Music to our years! Dissecting albums from the 60s

The 1960s was an influential decade of many changes, every day there was a shift in the scene.

The youth of this decade were born at the end of the Second World War.

Instead of enjoying the peace their parents had fought for, they rebelled, creating many different subcultures and movements, such as: hippies, mods, rockers, etc. 

Fashion was a key role in this rebellion, women started wearing short skirts and even shorter dresses, and men began dressing more feminine.

With loud colours and crazy patterns, the fashion became a statement to the decade.  

However, what the 60s is probably most known for is the music.

No other decade since had music change and progress as it did 60 years ago.

Albums started becoming stories that just had to be listened to in one go, songs started becoming longer and more explicit.

However, songs also started becoming political, and used to protest against things such as the Vietnam War.  

Rock music’s popularity hit mainstream in the 50s and that carried over to the next decade, when different branches of rock began to form.

This included psychedelic rock, which began to flourish in the late 60s.


Of albums released from 1960 to 1969, the top 10 are all from 1965 onwards, showing that the late 60s is the more memorable half of the decade.  

Here is the list of the top 10 albums, how many copies they sold, the year of release and their genre: 

  • The Beatles – Sgt. Pepper’s Lonely Heart’s Club Band (32 million) – 1967 – art rock, pop, psychedelia 
  • Iron Butterfly – In-A-Gadda-Da-Vida (30 million) – 1968 – acid/psychedelic/hard rock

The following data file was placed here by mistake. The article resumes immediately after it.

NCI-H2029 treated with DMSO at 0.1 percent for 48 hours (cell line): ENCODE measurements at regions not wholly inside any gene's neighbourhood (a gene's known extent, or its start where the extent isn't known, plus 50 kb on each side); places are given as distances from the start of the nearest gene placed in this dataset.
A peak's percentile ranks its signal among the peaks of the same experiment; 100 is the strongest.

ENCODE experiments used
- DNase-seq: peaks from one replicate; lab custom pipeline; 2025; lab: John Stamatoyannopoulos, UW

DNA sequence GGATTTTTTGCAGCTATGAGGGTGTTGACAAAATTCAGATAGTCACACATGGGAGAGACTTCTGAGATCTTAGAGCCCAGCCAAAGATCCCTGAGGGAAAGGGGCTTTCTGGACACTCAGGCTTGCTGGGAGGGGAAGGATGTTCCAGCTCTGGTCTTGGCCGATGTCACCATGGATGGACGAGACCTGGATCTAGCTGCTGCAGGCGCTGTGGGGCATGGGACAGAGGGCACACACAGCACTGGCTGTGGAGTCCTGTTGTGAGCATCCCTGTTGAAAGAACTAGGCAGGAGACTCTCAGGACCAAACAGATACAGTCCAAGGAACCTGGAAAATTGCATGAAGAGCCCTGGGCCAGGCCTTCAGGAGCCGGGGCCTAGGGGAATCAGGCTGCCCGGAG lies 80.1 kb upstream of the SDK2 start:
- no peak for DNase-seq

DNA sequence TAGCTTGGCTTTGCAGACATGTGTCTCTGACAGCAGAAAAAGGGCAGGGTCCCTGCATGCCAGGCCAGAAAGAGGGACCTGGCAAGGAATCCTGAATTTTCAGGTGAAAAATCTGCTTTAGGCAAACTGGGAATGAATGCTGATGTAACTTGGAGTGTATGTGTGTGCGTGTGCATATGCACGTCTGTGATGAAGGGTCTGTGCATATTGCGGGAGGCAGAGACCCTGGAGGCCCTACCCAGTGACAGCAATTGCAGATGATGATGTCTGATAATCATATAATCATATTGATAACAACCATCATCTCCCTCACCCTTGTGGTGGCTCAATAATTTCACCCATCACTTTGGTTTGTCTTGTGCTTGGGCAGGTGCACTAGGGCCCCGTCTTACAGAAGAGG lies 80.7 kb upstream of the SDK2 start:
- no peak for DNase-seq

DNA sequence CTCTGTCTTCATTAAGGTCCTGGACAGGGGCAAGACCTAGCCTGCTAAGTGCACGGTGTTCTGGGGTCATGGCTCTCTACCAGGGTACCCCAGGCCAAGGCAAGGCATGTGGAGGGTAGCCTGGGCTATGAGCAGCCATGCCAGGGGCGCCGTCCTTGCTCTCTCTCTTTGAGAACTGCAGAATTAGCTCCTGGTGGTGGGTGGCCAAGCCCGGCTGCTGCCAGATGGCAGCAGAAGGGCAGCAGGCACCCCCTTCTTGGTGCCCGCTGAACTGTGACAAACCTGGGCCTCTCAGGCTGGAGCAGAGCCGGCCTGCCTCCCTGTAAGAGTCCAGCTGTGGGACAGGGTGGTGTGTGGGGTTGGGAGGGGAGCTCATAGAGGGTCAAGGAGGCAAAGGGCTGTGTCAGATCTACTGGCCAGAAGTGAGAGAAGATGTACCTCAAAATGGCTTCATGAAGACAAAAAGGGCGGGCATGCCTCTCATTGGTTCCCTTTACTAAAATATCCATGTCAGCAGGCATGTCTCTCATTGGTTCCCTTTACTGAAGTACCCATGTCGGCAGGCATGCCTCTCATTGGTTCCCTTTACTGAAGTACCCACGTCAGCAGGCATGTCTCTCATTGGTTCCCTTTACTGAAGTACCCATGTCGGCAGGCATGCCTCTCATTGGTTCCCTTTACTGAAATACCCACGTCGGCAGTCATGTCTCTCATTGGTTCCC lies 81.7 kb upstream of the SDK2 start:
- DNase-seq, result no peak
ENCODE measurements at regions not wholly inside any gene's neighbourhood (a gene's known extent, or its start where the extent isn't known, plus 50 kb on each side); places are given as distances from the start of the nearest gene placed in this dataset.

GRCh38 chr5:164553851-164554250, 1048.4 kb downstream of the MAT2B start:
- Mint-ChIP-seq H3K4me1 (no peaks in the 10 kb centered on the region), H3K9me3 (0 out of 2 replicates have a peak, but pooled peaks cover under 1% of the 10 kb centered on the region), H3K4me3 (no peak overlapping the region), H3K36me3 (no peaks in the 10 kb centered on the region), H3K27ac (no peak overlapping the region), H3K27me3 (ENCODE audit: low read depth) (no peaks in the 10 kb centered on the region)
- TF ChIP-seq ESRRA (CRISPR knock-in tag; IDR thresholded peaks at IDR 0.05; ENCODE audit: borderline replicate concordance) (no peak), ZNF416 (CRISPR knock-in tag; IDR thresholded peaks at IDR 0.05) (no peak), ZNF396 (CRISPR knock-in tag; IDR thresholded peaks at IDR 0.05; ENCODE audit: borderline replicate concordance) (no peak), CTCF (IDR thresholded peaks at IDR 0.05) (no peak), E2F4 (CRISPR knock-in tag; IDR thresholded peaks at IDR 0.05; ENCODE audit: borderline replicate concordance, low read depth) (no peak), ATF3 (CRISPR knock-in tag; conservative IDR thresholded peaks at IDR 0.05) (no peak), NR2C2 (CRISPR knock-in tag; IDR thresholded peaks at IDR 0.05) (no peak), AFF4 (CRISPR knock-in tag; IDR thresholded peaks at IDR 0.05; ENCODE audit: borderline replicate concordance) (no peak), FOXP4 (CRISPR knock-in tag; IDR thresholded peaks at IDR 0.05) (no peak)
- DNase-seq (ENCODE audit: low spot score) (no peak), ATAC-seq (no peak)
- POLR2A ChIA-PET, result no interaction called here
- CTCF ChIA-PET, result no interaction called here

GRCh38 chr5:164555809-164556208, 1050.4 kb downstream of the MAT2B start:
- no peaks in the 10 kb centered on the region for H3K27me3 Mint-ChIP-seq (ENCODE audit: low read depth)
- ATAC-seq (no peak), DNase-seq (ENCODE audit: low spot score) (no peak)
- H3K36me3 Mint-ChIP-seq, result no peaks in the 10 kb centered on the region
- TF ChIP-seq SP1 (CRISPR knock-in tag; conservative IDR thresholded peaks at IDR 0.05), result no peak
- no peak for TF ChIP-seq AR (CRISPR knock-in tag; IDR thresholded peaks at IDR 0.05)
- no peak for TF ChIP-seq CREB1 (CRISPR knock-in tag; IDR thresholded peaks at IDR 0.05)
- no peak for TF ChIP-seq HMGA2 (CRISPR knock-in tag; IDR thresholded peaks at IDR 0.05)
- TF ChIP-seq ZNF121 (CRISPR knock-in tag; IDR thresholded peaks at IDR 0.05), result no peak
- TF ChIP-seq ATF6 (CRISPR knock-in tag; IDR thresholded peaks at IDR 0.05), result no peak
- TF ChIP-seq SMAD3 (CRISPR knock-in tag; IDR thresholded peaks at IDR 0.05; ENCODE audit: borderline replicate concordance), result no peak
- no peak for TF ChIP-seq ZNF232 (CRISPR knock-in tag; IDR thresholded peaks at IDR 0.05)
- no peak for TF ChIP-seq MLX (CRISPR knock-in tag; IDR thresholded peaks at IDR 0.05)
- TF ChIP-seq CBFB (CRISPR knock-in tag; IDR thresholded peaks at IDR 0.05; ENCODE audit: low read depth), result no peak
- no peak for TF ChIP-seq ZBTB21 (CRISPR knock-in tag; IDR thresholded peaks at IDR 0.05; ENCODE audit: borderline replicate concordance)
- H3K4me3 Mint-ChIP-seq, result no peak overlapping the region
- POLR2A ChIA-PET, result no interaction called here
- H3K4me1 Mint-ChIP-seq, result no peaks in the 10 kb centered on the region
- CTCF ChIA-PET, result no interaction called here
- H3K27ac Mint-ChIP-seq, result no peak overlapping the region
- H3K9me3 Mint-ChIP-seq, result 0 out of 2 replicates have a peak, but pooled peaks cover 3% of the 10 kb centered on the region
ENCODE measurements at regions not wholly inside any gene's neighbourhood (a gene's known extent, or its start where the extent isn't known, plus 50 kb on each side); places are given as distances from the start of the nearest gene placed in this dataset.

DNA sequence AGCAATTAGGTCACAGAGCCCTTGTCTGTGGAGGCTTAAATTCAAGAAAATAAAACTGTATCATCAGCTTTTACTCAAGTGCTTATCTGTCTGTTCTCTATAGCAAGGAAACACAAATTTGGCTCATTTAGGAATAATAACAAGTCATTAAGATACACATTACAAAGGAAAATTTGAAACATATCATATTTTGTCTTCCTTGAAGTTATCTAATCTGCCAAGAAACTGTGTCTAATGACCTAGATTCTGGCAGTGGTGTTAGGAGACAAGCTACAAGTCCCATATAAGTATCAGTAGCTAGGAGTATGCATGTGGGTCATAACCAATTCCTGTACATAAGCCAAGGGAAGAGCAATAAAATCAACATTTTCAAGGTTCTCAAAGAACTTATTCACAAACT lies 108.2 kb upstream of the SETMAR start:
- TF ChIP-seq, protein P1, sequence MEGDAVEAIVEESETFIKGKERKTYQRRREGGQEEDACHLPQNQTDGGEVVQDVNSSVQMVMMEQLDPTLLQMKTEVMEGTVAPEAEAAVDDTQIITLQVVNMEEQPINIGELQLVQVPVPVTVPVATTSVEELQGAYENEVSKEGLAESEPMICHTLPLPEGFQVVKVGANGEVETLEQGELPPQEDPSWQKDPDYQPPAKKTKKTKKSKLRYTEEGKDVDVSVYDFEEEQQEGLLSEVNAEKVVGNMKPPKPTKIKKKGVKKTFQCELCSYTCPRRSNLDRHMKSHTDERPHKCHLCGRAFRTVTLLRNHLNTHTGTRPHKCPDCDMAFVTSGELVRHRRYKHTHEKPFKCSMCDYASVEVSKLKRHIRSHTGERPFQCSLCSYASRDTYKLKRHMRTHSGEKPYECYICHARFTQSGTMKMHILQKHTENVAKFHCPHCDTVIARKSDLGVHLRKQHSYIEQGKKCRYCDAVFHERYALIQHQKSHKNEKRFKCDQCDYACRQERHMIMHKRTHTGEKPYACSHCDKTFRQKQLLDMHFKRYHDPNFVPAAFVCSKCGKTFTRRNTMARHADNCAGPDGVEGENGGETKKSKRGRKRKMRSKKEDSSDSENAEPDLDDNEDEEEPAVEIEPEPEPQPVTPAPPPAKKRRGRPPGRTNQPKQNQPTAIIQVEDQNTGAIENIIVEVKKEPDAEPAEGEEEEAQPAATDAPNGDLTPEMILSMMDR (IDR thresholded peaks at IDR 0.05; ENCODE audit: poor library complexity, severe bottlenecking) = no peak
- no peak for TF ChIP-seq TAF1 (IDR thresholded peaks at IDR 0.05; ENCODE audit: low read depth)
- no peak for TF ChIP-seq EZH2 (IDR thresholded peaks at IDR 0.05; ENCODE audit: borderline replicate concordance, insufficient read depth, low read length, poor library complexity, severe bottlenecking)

• The Who – Tommy (20 million) – 1969 – hard rock 
  • The Doors – The Doors (20 million) – 1967 – psychedelic/art rock 
  • The Beatles – Abbey Road (19,973,949) – 1969 – rock 
  • Led Zeppelin – Led Zeppelin 2 (15,915,072) – 1969 – hard/blues rock 
  • The Sound of Music (15 million) – 1965 – show tunes, soundtrack 
  • The Beatles – The Beatles (13,782,269) – 1968 – rock, pop, folk 
  • Led Zeppelin – Led Zeppelin 1 (10,343,893) – 1969 – hard/blues rock 
  • Patsy Cline – Greatest Hits (10 million) – 1967 – country, traditional pop 

One commonality between these 10 is that eight of them are rock albums. 

Freelance entertainment journalist Tilly Pearce said: “I’m surprised how many of these albums have remained such iconic classics. 

“And to have 32 million copies sold is phenomenal, whereas now a lot of people rely on streaming so they wouldn’t be selling those albums the way that they were before.

“The industry, as a whole, now relies on singles and the success of those than albums as a whole.” 

When asked why she thought the Beatles were so popular – claiming three of the top 10 albums – Pearce said: “It’s very difficult to say why The Beatles had the success they had.

“I think they came out at the right time, it was shortly after the war, so they appealed to a generation of teenagers that had never been done before.  

“On top of that, I’d say they never stayed the same, which I think helps a lot in terms of their appeal.

“For example, Sgt Pepper’s is far more psychedelic in its sound compared to Abbey Road, which is more acoustic guitar driven, romantic and softer. 

“Artists like Ed Sheeran have mentioned The Beatles when talking about influence and I wouldn’t really class him as a rock musician, so their influence expands beyond just the rock realm I would argue.” 

Many people consider the 60s to be the biggest decade for music, and the most it had evolved in the span of 10 years.

Pearce said: “In terms of rock music, I’d definitely say that the 1960s were a massive decade for that.

“It’s part of the beauty of music where everything evolves.

“You could say, the 70s were very heavy on punk, the 80s very heavy on disco and towards the end it blended into the 90s with grunge music and acid house. 

“I would say the 1960s is a defining era for rock music, I wouldn’t say it’s the most definitive era for music overall.” 

The data used in this article can be found here.

Featured image by chiến nguyễn bá from Pixabay

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